SOURCE: Press and Public Affairs Bureau
Monstrous urban traffic hampers response time of ambulances and put the lives of medical emergency patients in danger. The solution: motorcycle paramedics.
Rep. Angelina Tan (4th District, Quezon) and the House committee on health are working on a bill offering such solution.
House Bill 6739 mandates all hospitals to provide motorcycle paramedics as front-line medical emergency responders, who will help save the lives of patient/s or victim/s of injury or trauma.
In many emergencies, every second counts as survivability can decline as the clock ticks away.
“A trained medical emergency responder may save the life of a stroke or accident victim but because of lack or no trained medical first responder in the local levels, precious lives are lost that could have been saved,” said Rep. Mariano Michael Velarde Jr. (Party-list, BUHAY), author of the bill.
Aside from the need for trained emergency paramedic or first responder, Velarde said mobility was another major issue.
“But the monstrous traffic we are experiencing in highly urban centers, such as Metro Manila, Metro Cebu and other cities, the response time of medical emergency vehicles or ambulances are hampered resulting to serious injury or even death of a victim or patient,” Velarde said.
If the monstrous traffic is the problem of emergency paramedics in urban centers, poor accessibility or lack of good roads is the concern in many parts of rural Philippines, specifically in the under-served and unserved far-flung and mountainous areas.
Velarde said if only government, especially the front-line government units in the locality or local government units could provide the means of transportation adaptive to the terrain of their locality, then the response time of committed medical personnel or paramedics could be significantly reduced.
Velarde said the two-wheeled motorcycle paramedics could weave through heavy traffic in urban areas or traverse rough roads in rural areas providing timely medical response in cases of emergency.
The bill provides that the motorcycle medical first responder unit shall also serve hard-to-reach areas such as traffic-congested areas, under-served or unserved communities and areas.
The motorcycle medical first responder unit/s shall be equipped with motorcycles adaptive to the particular condition of their service area, standard motorcycle riding equipment; communication equipment, such as radio trans-receiver and/or cellular phone; medical equipment; and medicines and supplies to perform procedures to stabilize the patient prior to the arrival of emergency paramedic or ambulance.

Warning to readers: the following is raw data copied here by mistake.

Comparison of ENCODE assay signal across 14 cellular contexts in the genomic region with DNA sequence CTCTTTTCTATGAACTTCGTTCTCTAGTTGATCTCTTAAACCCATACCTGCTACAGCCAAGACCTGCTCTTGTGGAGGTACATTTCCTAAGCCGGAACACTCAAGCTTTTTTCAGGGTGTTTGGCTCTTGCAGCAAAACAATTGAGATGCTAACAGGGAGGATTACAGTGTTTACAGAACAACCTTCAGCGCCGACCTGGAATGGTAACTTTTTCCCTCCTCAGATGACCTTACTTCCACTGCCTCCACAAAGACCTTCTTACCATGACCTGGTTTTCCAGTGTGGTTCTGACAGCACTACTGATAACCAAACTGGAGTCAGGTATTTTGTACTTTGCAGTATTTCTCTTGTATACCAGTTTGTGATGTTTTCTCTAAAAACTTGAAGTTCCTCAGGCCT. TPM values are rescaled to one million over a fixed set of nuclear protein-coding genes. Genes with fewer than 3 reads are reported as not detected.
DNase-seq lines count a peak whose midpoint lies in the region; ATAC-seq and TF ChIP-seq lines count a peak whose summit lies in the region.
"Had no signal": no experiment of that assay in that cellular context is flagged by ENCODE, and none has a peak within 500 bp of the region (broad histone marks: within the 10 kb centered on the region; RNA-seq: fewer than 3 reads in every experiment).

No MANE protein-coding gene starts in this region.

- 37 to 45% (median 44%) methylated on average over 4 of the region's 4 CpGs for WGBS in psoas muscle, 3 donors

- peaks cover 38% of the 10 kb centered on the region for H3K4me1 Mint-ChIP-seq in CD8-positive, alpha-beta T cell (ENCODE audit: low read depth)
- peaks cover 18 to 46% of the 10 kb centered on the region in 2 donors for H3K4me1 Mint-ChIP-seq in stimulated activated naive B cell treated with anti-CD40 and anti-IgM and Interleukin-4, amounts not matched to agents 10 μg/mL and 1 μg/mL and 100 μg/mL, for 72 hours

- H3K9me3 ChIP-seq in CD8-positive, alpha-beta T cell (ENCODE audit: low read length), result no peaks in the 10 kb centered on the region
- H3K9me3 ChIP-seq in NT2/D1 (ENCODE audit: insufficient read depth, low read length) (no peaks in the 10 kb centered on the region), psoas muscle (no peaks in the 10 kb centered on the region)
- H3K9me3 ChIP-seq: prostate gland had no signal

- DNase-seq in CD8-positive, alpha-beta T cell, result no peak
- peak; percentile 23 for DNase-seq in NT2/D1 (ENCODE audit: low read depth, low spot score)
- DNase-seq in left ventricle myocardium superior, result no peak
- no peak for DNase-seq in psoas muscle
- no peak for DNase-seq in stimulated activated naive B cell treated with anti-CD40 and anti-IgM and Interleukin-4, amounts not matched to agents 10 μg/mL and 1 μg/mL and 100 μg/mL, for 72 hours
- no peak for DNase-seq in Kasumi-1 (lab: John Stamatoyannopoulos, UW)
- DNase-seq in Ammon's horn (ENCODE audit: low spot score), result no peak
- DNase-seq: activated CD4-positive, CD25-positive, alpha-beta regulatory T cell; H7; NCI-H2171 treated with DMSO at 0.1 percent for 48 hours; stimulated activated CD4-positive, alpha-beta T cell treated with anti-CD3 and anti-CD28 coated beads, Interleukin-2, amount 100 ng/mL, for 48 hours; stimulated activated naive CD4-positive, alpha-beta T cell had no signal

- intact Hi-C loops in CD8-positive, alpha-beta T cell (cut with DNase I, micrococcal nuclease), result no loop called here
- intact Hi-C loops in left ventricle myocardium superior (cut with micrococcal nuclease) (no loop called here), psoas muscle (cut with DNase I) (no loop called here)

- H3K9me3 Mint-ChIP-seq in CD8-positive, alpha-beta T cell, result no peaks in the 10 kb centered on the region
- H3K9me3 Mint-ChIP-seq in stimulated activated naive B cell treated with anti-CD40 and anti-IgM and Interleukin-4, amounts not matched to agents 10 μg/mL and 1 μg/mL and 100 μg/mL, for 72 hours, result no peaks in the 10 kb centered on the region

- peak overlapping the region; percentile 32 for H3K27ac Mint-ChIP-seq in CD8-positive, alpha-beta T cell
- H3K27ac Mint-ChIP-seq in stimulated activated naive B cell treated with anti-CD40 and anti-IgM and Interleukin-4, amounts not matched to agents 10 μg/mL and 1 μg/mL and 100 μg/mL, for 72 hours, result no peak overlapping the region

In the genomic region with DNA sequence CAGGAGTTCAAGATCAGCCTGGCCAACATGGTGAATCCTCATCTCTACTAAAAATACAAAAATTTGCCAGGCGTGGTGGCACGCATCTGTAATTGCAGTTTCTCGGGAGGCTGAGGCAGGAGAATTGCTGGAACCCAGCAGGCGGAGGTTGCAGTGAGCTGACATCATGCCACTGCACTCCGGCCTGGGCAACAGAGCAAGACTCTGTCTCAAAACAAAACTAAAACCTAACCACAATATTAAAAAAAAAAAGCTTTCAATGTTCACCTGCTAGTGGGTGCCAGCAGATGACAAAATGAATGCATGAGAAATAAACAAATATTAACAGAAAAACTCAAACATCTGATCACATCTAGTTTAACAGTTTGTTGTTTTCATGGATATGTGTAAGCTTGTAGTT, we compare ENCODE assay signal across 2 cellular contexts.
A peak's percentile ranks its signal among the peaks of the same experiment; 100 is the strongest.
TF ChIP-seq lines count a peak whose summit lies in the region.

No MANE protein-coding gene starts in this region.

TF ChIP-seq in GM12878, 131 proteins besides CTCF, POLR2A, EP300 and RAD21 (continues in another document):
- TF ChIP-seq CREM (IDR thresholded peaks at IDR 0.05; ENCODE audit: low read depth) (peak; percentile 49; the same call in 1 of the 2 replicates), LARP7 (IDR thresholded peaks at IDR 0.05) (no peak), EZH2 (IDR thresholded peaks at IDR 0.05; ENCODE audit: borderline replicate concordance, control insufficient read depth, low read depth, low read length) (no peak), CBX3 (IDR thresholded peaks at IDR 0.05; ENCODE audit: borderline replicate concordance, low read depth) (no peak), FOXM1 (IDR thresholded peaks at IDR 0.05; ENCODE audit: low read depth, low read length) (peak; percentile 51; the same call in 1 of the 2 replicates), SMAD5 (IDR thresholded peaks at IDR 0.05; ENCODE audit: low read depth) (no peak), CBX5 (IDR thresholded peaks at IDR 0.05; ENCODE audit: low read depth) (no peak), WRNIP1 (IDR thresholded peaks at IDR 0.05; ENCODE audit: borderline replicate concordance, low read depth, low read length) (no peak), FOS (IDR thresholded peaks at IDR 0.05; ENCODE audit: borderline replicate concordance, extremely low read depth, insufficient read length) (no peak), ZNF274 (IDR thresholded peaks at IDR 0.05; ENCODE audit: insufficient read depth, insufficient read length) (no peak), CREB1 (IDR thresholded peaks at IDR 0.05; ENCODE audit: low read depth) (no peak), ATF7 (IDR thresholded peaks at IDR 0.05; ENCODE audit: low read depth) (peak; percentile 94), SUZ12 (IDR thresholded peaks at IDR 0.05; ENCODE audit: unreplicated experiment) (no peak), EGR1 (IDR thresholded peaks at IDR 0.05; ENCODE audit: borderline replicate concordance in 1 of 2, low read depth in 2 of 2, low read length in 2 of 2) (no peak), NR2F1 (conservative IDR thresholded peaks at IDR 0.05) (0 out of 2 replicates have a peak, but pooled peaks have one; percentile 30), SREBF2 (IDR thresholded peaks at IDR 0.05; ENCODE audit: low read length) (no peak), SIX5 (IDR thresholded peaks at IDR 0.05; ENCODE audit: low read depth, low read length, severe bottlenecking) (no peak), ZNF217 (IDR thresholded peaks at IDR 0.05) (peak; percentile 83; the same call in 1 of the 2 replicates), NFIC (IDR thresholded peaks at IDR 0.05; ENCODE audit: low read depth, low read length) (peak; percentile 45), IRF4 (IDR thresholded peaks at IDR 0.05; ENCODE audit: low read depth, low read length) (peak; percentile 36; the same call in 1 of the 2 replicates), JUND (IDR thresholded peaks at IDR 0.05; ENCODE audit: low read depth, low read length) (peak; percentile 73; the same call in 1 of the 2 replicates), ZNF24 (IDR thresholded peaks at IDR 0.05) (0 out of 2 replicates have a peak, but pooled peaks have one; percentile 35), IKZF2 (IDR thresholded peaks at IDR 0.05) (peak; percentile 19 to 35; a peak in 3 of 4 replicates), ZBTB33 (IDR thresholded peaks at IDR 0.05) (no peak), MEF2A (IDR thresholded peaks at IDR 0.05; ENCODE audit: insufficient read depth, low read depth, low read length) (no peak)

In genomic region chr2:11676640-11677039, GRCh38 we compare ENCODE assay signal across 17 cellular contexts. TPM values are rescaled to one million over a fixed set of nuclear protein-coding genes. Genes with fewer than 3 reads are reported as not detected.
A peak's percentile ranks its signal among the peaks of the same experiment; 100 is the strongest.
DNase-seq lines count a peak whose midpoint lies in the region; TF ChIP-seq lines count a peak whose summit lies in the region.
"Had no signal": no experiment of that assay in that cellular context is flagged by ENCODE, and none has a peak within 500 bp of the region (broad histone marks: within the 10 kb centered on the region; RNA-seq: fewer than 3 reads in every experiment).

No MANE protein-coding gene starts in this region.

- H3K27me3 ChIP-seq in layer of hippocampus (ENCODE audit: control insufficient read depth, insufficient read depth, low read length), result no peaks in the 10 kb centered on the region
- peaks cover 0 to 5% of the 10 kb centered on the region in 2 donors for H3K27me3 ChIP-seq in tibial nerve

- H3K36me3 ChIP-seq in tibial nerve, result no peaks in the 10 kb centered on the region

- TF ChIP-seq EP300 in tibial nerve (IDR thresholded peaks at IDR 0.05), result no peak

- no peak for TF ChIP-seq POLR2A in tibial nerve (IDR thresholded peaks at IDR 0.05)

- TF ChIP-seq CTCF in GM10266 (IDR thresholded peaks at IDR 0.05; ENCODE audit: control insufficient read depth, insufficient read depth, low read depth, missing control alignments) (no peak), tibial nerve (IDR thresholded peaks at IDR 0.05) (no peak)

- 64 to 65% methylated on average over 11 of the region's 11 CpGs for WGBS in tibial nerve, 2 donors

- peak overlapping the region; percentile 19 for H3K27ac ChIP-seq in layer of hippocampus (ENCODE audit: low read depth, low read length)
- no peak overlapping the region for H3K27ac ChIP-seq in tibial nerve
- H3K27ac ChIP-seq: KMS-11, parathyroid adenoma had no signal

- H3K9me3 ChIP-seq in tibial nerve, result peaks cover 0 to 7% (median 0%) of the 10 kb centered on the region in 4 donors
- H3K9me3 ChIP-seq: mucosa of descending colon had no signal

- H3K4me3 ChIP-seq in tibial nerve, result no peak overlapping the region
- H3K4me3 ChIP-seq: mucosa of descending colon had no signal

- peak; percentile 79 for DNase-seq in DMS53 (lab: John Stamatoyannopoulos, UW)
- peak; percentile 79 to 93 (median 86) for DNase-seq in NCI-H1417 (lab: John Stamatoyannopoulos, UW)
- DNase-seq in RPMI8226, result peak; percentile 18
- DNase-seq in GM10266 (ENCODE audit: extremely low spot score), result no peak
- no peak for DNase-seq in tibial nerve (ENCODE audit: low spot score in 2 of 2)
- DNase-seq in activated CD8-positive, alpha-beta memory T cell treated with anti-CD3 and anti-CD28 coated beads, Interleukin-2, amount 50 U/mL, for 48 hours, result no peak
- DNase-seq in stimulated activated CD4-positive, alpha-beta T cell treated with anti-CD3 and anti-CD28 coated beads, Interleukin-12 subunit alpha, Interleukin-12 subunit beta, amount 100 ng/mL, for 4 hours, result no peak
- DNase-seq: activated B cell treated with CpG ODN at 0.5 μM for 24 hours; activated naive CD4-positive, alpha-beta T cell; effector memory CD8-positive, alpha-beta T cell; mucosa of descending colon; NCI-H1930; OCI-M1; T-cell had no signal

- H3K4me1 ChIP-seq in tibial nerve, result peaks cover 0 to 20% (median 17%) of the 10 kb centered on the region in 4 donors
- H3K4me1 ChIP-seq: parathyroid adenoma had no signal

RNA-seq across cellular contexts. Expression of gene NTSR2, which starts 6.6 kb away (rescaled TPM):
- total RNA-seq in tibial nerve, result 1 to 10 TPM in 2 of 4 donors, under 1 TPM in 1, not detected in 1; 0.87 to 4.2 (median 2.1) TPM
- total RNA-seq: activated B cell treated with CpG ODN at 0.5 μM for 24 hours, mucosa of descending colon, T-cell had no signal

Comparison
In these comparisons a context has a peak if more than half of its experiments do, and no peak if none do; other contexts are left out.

HB 6739 prescribes the following minimum qualifications of a motorcycle medical first responder: can drive a motorcycle; have a driver’s license; have undergone and passed a qualifying examination on safe motorcycle driving; monitor vital signs; perform first aid; administer oxygen therapy; perform cardio-pulmonary resuscitation; and perform automated external defibrillator.
The proposal likewise states medical first responders shall be Standard First Aid, Basic Life Support, Emergency Medical Technician and Advanced Cardiac Life Support-trained from a Department of Health-certified training provider.
It mandates the DOH, in cooperation with Technical Education and Skills Development Authority and non-government organizations (NGOs), such as the Philippine National Red Cross, to provide the curriculum for the training and certification of Motorcycle Medical First Responder to develop competency in providing basic life support for adult, child and infant patient.
Likewise, it tasks the Land Transportation Office (LTO), in coordination with the DOH, to conduct a safe motorcycle driving course and a qualifying examination to prospective candidates for motorcycle medical first responders.
The LTO, on the other hand may, in the performance of this mandate, accredit NGOs with at least five years track record on advocacy and conducting education and training for safe motorcycle driving. / MVIP